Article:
How To Beat Facebook Blues

June 5, 2013 1:17 pm

One of my New Year’s Resolutions this year was to spend much less time on Facebook.  For the first few weeks, as is the wont of many a resolution, things went swimmingly and I was barely on it at all.  Then I needed to connect with a couple of people whose phones were dead.  And a couple of people whose emails I’d not saved.  And then I got tagged a couple of times, and I had to obviously approve of those photos and notes.  And comment on a couple.  And then get back to others comments about their replies.  Etc. etc.  At this point, as I spend every spare moment between tasks on either CafeWorld or Game Of Thrones Ascent and update my status an average of five (if not six) times a day.facebook-mensajes-privados

But believe it or not, I’m not so bothered about the fact that I broke my resolution so monumentally.  The actual reason I tried to rid myself of Facebook was because it was proving superbly bad for my ego.  As is the way of it, we compare our own lives with those whose status updates we read, 50% of which is absolute rubbish and about 45% of which is exaggerated truths at best.  If we judge ourselves by other people’s best days, especially when we are having a very bad day – which these magical people on the land of Facebook only celebrate now and again – of course we’re going to get problems.  Of course if we state an opinion, someone somewhere is going to disagree with us, and someone is going to want to comment on this and make us either look like idiots in front of everyone else who can read our updates, or just say something which may be hurtful and cause drama.  And if you’ve put on a couple of pounds and are avoiding the camera, while one of your lucky friends is off in the Maldives with a tan to die for and give Kelly Brook a run for her money in the figure department, again, you’re going to have a problem.

So how do you do the impossible?  How do you stay on Facebook and maintain a presence on the one network that everyone and their dog seems to be on without getting so stressed and upset and emotionally exhausted that you end up depressed or just giving up on it?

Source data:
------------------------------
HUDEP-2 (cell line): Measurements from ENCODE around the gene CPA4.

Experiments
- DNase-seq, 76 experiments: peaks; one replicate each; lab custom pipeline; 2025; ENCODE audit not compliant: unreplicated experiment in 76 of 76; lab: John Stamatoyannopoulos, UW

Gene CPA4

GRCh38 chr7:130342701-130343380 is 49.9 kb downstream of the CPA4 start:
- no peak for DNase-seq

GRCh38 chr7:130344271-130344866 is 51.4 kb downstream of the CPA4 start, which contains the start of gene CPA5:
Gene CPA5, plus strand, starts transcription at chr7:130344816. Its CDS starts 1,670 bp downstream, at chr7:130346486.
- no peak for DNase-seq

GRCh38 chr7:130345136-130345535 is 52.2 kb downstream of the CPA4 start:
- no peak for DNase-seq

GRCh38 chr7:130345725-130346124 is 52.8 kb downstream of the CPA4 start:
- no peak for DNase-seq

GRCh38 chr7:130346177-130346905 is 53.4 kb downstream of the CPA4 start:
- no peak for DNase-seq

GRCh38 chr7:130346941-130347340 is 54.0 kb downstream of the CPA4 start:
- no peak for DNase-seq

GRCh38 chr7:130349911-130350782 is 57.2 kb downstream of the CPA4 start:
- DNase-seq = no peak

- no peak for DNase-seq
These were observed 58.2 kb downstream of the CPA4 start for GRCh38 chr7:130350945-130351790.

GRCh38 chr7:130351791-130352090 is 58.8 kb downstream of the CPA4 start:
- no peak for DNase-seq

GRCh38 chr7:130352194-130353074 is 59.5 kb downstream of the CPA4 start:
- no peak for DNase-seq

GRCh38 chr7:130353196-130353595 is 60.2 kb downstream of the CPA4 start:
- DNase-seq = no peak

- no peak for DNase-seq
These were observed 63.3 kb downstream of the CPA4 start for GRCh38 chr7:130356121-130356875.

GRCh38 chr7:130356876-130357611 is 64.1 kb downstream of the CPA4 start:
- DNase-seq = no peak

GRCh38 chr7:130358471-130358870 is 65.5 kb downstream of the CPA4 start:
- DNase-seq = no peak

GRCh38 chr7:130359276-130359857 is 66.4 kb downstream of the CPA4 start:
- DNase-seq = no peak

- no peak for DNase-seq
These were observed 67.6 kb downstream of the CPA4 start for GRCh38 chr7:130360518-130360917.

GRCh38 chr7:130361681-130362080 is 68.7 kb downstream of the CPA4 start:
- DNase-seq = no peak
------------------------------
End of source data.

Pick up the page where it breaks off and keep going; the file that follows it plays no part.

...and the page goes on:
It’s all a matter of perspective…:

1. Remember everyone is bullshitting most of the time.  They have an image to maintain, just as you do.

2. If they’re on Facebook in the first place, that’s a good indicator that they’ve got nothing better to do at that point. Like half the things they’re saying (see above).

3. Just because you are having a bad day and they just won the lottery, doesn’t mean the situation can’t be seen from the other end as well.  The minute you put your good news up on Facebook and attract a good forty likes, they might be having one of their off days, wishing they were you.

4. Go a day without it.  You won’t miss the bitching, but you may miss out on some important info or some messages.  If, however, that is unlikely to happen, see how long you can go without it to get yourself out of the ‘headspace’ of Facebook, which can feel quite oppressive.

5. ‘Like’ some more things on there.  Things that will make you laugh or that often post pictures, memes or messages that brighten up your day.  These will take your attention away from the fact you’re the only girl in your peer group who seemingly still hasn’t settled down, got married and is expecting her first baby this autumn, and remind you that such things are only as important as you make them!  Ditch your green-eyed monster by using Facebook to compare your story with others’.  Everything in its time…

6. Give yourself ‘Facebook Time’.  Ten or fifteen minutes a day, in which is the only window you can actually go on it.  The rest of the time, stay off it and be really strict with yourself.  Reward yourself with something nice and nomful when you stick to your goal, or spend your time on Youtube instead!

7. This may just be for the hippies like me, but try abandoning technology altogether for a little while.  That way, it won’t feel so overwhelming when you need to come back to it.  I have days where everything – phone, iPod, tv, computer, everything! – is out of sight and I spend it hammering on with my productivity.  I then spend a few minutes the next day catching up with people’s news on Facebook and that actually reminds me why I find it fun!

Okay, so, yes, I get a little obsessed, but Facebook is just like chocolate, wine or sex: a little of what you fancy does you good.  But too much of it ceases to be a good thing!

And remember, don’t blame Facebook itself!  It’s connected us brilliantly like nothing else!

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